Do you have any blog title suggestions? If so, please add them in the comment section below.

Happy marketing,
Heidi Cohen

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Photo credit: Chang’r via Flickr

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7 Responses to Killer Blog Post Titles: Why You Need Them

  1. Julie says:

    One of my most popular post titles is a “how to” title- now I know one of the reasons why that post is doing so well. Thanks for all the ideas!

  2. Christen Branca says:

    This is very helpful and thank you!  (-;  I am working to improve my posts everyday.  I love knowing I can make a difference to others!  It’s important to me to share.  Thanks so much!!

  3. Just great info for everyone that is in online business. Headlines do matter, that’s true. But sometimes one may await something unusual, and (if compare what I’ve seen with this post) there’s not much of a no-how here.

  4. Anonymous says:

    This is great information.  I’m totally going to use the formulas to create titles! Thank you for a wonderful resource!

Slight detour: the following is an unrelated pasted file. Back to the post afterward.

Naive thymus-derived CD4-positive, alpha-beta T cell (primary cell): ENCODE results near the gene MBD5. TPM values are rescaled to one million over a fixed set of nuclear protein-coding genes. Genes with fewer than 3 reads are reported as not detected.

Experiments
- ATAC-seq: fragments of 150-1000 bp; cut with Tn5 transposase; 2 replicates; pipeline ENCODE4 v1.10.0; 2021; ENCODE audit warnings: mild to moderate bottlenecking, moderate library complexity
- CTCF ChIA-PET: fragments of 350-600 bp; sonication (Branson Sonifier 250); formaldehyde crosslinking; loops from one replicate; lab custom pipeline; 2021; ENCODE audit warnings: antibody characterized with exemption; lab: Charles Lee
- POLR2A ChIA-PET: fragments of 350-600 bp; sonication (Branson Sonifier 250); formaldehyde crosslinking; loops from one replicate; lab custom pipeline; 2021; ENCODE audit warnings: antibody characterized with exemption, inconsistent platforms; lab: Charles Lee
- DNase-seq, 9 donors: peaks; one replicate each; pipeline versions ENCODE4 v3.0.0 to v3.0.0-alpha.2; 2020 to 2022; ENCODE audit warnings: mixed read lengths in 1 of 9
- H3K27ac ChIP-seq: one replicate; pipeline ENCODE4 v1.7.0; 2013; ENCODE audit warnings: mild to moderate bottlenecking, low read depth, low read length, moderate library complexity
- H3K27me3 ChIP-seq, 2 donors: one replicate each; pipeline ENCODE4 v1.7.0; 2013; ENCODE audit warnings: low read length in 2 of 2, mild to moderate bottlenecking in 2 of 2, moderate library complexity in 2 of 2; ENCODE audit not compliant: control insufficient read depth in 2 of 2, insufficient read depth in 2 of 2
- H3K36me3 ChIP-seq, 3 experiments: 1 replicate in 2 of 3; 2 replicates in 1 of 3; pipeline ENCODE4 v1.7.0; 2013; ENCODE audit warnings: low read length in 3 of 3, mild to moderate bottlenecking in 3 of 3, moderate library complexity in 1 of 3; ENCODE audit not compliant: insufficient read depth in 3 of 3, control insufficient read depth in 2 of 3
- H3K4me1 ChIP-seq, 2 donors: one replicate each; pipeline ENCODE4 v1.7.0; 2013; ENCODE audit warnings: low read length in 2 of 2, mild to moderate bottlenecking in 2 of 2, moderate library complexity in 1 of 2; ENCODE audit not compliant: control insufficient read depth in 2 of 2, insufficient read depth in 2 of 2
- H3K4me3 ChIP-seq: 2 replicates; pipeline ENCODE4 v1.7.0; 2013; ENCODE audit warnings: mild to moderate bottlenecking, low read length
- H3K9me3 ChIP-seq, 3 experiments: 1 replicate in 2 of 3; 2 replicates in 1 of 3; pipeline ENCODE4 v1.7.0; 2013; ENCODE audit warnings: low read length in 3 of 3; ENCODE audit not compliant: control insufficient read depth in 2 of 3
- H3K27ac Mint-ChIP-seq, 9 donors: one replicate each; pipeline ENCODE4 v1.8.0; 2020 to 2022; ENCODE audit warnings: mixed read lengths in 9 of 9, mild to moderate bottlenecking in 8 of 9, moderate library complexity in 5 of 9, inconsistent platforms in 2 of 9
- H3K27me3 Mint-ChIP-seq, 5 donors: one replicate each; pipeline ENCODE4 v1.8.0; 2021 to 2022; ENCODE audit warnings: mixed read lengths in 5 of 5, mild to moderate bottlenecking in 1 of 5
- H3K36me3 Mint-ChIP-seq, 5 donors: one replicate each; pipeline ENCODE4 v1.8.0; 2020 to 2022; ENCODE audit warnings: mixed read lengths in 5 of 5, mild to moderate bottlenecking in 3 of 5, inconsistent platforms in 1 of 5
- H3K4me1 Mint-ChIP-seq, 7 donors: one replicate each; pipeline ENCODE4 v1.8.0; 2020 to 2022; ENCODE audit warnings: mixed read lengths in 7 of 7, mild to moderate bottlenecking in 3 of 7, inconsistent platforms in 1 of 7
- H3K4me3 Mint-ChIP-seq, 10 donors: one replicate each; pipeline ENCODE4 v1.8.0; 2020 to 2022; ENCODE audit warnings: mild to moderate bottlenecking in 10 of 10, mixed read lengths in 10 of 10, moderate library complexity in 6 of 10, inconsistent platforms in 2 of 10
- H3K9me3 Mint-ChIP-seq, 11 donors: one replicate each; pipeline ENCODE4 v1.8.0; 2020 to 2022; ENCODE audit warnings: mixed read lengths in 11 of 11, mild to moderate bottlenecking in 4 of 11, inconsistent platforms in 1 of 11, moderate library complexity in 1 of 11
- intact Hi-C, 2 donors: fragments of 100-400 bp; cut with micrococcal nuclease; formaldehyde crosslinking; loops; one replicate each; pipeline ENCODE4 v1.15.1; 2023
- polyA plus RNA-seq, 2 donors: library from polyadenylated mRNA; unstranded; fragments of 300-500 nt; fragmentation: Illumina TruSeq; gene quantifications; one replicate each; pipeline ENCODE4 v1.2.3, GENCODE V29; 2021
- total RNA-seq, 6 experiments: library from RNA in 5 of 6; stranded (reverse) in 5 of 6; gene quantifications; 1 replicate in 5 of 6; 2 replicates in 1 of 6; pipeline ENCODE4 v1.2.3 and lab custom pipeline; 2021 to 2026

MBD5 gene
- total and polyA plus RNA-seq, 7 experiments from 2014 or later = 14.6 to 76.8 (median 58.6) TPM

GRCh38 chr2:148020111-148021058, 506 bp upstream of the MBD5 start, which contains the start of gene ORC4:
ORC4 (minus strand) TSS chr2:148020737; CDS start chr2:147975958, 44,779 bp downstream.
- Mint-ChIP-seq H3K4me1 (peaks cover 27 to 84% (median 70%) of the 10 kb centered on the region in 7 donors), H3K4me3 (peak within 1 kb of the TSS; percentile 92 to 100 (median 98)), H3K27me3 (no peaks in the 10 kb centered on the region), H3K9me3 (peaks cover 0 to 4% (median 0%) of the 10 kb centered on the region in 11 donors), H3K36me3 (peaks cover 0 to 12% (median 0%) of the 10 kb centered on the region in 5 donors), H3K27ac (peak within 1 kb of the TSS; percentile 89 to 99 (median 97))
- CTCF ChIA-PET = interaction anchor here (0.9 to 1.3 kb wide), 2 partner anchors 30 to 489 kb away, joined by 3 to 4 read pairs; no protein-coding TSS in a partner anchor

5. Amber Avines says:

    Great tips, Heidi!

    As much as I hate to admit it, the posts I’ve written with numbers in the titles are among my most popular! But, I do put a lot of thought into titles. As you say, they’ve got to capture the attention of the otherwise distracted masses. Too many people think of titles as an afterthought; unimportant. But, without a good title (even worse, a bad one!), your fabulous content has a good chance of being overlooked.

    Good reminders, Heidi! Thanks for putting them all down in one place 😉

  6. Another benefit of short titles, they can be easily RT. With titles that are questions, a tweeter can ‘answer’ it in the tweet; yes those are Twitter centric tips but helpful to bloggers trying to build a following.

    All and all these are some good ideas Heidi. I do wonder about #6; while yes you want to be relevant per current events, I’d caution against using some events like tragedies for personal gain as it can be seen as manipulative if not done well. For the most part, I have no issues with lists and how-to posts, provided they deliver the goods as you say… but sometimes they don’t are too linkbaitingly deceptive. Most of all, keep it in line with the post as I agree with Christine, there’s something so disappointing about a great headline married to a lackluster post. Too much of that will have me reading less of a blog. FWIW.

  7. It’s very disappointing to purchase a magazine with the appetizing headline on the front and a let down between the covers. Makes me not want to buy that magazine again. This can very well be applied to blogs.
    Thanks Heidi, great points for improving my blogs!